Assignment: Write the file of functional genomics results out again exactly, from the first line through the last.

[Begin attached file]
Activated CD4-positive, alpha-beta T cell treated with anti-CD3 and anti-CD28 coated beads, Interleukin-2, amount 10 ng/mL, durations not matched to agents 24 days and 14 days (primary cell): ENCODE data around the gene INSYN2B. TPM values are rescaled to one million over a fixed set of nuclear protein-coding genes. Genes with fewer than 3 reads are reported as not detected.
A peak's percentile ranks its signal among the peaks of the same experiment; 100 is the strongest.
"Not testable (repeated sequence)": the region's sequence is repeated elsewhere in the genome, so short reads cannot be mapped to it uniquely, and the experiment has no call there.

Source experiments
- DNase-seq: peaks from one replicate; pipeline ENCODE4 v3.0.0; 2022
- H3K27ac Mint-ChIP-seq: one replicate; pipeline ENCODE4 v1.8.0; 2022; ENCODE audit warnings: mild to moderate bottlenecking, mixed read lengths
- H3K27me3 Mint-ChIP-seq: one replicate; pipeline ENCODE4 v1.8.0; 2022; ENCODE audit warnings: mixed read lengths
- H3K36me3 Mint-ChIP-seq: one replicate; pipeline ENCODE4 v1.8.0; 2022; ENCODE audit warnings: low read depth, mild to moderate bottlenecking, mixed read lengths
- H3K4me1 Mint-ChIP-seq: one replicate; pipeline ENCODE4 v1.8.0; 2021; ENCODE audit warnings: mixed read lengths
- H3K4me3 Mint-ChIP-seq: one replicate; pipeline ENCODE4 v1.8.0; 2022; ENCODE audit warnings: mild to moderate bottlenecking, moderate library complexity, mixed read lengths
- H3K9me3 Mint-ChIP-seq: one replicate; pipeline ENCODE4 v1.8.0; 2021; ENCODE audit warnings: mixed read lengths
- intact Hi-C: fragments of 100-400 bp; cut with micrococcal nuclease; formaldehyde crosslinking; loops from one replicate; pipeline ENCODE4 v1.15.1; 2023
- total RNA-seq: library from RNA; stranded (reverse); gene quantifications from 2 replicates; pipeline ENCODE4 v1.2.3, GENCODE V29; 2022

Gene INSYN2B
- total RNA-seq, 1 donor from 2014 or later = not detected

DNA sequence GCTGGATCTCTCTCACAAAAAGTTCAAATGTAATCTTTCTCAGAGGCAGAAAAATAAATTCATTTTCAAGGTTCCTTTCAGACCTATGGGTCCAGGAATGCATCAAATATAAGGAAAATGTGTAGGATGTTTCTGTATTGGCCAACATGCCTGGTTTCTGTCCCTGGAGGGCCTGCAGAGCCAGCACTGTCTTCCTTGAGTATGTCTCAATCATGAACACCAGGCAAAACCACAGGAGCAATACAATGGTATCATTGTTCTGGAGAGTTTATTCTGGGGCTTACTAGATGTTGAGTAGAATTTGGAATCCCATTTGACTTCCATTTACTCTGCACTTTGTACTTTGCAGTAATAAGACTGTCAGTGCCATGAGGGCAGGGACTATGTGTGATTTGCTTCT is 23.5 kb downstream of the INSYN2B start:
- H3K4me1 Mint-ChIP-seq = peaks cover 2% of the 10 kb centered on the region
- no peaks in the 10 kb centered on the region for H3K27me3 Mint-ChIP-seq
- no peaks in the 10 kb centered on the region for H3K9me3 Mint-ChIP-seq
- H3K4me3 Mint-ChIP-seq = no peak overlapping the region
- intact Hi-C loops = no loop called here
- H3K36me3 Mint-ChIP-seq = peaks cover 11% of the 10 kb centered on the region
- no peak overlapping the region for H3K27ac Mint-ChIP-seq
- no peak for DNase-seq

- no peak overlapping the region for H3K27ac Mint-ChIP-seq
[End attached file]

Activated CD4-positive, alpha-beta T cell treated with anti-CD3 and anti-CD28 coated beads, Interleukin-2, amount 10 ng/mL, durations not matched to agents 24 days and 14 days (primary cell): ENCODE data around the gene INSYN2B. TPM values are rescaled to one million over a fixed set of nuclear protein-coding genes. Genes with fewer than 3 reads are reported as not detected.
A peak's percentile ranks its signal among the peaks of the same experiment; 100 is the strongest.
"Not testable (repeated sequence)": the region's sequence is repeated elsewhere in the genome, so short reads cannot be mapped to it uniquely, and the experiment has no call there.

Source experiments
- DNase-seq: peaks from one replicate; pipeline ENCODE4 v3.0.0; 2022
- H3K27ac Mint-ChIP-seq: one replicate; pipeline ENCODE4 v1.8.0; 2022; ENCODE audit warnings: mild to moderate bottlenecking, mixed read lengths
- H3K27me3 Mint-ChIP-seq: one replicate; pipeline ENCODE4 v1.8.0; 2022; ENCODE audit warnings: mixed read lengths
- H3K36me3 Mint-ChIP-seq: one replicate; pipeline ENCODE4 v1.8.0; 2022; ENCODE audit warnings: low read depth, mild to moderate bottlenecking, mixed read lengths
- H3K4me1 Mint-ChIP-seq: one replicate; pipeline ENCODE4 v1.8.0; 2021; ENCODE audit warnings: mixed read lengths
- H3K4me3 Mint-ChIP-seq: one replicate; pipeline ENCODE4 v1.8.0; 2022; ENCODE audit warnings: mild to moderate bottlenecking, moderate library complexity, mixed read lengths
- H3K9me3 Mint-ChIP-seq: one replicate; pipeline ENCODE4 v1.8.0; 2021; ENCODE audit warnings: mixed read lengths
- intact Hi-C: fragments of 100-400 bp; cut with micrococcal nuclease; formaldehyde crosslinking; loops from one replicate; pipeline ENCODE4 v1.15.1; 2023
- total RNA-seq: library from RNA; stranded (reverse); gene quantifications from 2 replicates; pipeline ENCODE4 v1.2.3, GENCODE V29; 2022

Gene INSYN2B
- total RNA-seq, 1 donor from 2014 or later = not detected

DNA sequence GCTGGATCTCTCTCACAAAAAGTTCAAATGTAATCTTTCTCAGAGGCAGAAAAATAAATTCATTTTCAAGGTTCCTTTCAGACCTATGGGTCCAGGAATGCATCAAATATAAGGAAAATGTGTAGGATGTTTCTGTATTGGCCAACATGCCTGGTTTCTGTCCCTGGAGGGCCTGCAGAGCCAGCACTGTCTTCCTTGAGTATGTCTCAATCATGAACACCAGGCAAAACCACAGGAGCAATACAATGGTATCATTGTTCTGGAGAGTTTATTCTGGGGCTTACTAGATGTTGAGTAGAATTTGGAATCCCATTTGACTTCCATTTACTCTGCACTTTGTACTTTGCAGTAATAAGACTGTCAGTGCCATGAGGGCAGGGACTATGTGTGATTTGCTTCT is 23.5 kb downstream of the INSYN2B start:
- H3K4me1 Mint-ChIP-seq = peaks cover 2% of the 10 kb centered on the region
- no peaks in the 10 kb centered on the region for H3K27me3 Mint-ChIP-seq
- no peaks in the 10 kb centered on the region for H3K9me3 Mint-ChIP-seq
- H3K4me3 Mint-ChIP-seq = no peak overlapping the region
- intact Hi-C loops = no loop called here
- H3K36me3 Mint-ChIP-seq = peaks cover 11% of the 10 kb centered on the region
- no peak overlapping the region for H3K27ac Mint-ChIP-seq
- no peak for DNase-seq

- no peak overlapping the region for H3K27ac Mint-ChIP-seq